© Stefan Voitl

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what a functional hand is? Our colleague Wolfgang Illek has been paralysed from the neck down following a bike accident and explains it.   


The words still reverberate in my ears to this day: “Mr Illek, we need to mask your fingers in order to shorten your tendons.” I was laying in the ICU with a spinal cord injury – dazed by medication and mortally afraid of what those words meant. I actually told the therapists to stop.

A little later, in rehab, the mechanics of the so-called functional hand were explained to me calmly. As a quadriplegic I am paralysed from the 5th cervical vertebra down, meaning I can no longer move my hands and fingers. My wrist and fingers would have become deformed and bent over time.

The concept of the functional hand originates from occupational therapy. Tendons and ligaments are deliberately shortened. This is achieved through special positioning techniques, muscle training, or with the help of straps, adhesive tapes, and splints. My own functional hand was fully developed after three months. My fingers contract when I tilt my wrist upwards – it’s called the Tenodesis Effect. The movement creates a loose fist. The reverse movement opens my fingers again.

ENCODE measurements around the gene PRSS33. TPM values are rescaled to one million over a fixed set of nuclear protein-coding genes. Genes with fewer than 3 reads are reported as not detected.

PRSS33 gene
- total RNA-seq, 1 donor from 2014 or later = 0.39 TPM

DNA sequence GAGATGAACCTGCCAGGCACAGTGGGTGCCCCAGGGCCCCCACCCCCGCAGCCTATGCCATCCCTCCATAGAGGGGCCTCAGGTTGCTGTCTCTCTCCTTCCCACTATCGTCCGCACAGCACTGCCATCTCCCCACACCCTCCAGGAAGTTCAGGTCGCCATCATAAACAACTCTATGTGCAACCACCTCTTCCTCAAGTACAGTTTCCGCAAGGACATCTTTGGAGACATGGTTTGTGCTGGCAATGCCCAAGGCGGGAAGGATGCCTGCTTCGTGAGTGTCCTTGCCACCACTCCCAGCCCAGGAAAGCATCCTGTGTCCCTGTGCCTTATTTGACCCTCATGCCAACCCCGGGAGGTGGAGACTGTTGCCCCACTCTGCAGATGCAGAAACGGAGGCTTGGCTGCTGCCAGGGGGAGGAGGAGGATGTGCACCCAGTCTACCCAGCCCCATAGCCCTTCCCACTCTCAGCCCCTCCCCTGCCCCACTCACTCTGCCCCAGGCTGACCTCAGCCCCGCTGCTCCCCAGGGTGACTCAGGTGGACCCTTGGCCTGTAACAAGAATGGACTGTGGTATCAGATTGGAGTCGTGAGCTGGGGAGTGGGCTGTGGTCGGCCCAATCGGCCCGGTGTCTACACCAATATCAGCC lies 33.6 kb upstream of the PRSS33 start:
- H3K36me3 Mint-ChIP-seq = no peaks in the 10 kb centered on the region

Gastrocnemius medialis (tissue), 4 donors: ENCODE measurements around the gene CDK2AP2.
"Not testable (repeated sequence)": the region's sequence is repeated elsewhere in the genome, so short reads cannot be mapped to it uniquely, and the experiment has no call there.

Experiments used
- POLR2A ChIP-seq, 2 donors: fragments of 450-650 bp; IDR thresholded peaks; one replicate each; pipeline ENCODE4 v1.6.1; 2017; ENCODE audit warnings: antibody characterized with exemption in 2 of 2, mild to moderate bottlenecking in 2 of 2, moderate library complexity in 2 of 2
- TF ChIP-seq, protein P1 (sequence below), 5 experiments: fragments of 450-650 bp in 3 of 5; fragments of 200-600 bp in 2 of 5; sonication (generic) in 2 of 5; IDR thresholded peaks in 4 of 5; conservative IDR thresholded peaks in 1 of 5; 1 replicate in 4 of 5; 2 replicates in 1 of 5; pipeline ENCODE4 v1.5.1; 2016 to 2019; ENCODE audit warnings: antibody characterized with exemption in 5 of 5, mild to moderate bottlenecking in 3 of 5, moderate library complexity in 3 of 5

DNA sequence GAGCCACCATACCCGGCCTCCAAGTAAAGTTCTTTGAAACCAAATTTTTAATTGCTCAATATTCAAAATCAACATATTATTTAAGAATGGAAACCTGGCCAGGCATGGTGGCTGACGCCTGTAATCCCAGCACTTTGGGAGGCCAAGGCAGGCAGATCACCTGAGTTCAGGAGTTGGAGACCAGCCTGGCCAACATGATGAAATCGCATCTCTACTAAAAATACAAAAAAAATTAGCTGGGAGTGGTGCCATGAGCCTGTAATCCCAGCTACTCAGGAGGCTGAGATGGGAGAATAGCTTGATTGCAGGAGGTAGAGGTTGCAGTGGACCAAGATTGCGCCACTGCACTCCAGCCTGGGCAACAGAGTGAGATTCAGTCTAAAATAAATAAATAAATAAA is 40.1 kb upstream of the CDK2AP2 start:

This makes it easier for me to grasp and hold certain objects. For example, it allows me to brush my teeth alone, hold a glass of water, and use cutlery. I can reach for my mobile phone and eat an apple without assistance. All these little things wouldn’t be possible without a functional hand and would make everyday life even more difficult. 

If, by the way, I should ever regain functions in my fingers, the shortened tendons can be carefully stretched back into their original state.